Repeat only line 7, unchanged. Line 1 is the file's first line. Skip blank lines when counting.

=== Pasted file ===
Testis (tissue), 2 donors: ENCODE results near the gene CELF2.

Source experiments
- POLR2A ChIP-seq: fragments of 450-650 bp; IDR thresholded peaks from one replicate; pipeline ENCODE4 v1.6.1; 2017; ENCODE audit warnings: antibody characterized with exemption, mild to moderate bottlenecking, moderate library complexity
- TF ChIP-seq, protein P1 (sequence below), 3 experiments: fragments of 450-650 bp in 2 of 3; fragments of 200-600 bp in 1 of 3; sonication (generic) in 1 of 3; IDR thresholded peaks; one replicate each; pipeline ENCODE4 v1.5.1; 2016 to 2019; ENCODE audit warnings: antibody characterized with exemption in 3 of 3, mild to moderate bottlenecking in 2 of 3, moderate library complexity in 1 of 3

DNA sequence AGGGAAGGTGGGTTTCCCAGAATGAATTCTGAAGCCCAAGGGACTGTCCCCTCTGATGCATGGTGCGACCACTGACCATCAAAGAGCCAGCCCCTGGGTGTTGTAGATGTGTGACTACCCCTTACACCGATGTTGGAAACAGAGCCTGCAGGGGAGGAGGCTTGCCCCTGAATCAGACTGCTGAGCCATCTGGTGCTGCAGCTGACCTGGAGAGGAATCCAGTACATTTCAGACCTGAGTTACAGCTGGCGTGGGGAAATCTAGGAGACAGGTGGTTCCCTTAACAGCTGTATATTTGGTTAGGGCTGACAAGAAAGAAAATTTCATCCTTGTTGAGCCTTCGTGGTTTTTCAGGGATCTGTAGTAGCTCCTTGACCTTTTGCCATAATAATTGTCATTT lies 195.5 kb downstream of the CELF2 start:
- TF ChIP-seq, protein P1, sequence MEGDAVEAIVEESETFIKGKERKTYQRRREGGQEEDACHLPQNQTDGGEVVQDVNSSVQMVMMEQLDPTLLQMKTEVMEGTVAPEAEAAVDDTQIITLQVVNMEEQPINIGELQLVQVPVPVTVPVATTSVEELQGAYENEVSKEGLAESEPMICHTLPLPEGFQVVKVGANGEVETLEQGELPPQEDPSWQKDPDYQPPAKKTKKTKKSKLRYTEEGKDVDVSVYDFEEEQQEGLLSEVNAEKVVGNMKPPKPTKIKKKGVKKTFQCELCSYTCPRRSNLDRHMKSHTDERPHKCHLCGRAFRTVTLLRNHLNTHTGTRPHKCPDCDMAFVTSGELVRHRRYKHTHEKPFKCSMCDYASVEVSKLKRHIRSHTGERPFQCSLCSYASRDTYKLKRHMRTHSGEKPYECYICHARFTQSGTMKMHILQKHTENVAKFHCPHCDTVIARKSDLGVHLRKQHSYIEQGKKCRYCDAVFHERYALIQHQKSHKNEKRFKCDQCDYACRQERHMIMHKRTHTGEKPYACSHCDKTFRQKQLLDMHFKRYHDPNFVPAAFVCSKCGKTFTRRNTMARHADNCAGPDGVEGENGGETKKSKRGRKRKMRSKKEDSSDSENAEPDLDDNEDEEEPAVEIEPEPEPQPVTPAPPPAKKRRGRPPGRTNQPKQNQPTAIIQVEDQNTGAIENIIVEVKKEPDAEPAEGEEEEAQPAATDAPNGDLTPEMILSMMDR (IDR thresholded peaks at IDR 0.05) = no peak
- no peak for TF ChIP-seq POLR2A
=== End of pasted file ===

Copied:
- no peak for TF ChIP-seq POLR2A